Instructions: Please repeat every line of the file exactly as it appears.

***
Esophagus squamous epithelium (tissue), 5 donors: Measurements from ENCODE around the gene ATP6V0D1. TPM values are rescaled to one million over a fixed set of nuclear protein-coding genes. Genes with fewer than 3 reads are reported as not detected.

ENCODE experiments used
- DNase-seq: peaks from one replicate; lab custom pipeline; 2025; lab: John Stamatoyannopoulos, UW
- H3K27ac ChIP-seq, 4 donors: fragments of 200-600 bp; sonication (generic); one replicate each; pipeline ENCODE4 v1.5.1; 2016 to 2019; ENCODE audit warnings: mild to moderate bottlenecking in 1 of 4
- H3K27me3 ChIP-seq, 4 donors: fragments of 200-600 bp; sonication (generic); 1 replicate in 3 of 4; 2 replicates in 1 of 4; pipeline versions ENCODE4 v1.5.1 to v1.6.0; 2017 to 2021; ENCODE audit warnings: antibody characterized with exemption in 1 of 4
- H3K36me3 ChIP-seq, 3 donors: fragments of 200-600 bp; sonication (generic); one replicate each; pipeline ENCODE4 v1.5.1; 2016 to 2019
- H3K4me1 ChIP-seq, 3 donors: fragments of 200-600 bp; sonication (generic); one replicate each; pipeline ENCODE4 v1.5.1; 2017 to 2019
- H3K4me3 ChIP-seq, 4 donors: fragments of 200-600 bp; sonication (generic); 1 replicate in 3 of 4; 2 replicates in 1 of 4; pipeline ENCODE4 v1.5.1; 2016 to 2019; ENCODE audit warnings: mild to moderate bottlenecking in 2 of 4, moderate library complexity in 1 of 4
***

Esophagus squamous epithelium (tissue), 5 donors: Measurements from ENCODE around the gene ATP6V0D1. TPM values are rescaled to one million over a fixed set of nuclear protein-coding genes. Genes with fewer than 3 reads are reported as not detected.

ENCODE experiments used
- DNase-seq: peaks from one replicate; lab custom pipeline; 2025; lab: John Stamatoyannopoulos, UW
- H3K27ac ChIP-seq, 4 donors: fragments of 200-600 bp; sonication (generic); one replicate each; pipeline ENCODE4 v1.5.1; 2016 to 2019; ENCODE audit warnings: mild to moderate bottlenecking in 1 of 4
- H3K27me3 ChIP-seq, 4 donors: fragments of 200-600 bp; sonication (generic); 1 replicate in 3 of 4; 2 replicates in 1 of 4; pipeline versions ENCODE4 v1.5.1 to v1.6.0; 2017 to 2021; ENCODE audit warnings: antibody characterized with exemption in 1 of 4
- H3K36me3 ChIP-seq, 3 donors: fragments of 200-600 bp; sonication (generic); one replicate each; pipeline ENCODE4 v1.5.1; 2016 to 2019
- H3K4me1 ChIP-seq, 3 donors: fragments of 200-600 bp; sonication (generic); one replicate each; pipeline ENCODE4 v1.5.1; 2017 to 2019
- H3K4me3 ChIP-seq, 4 donors: fragments of 200-600 bp; sonication (generic); 1 replicate in 3 of 4; 2 replicates in 1 of 4; pipeline ENCODE4 v1.5.1; 2016 to 2019; ENCODE audit warnings: mild to moderate bottlenecking in 2 of 4, moderate library complexity in 1 of 4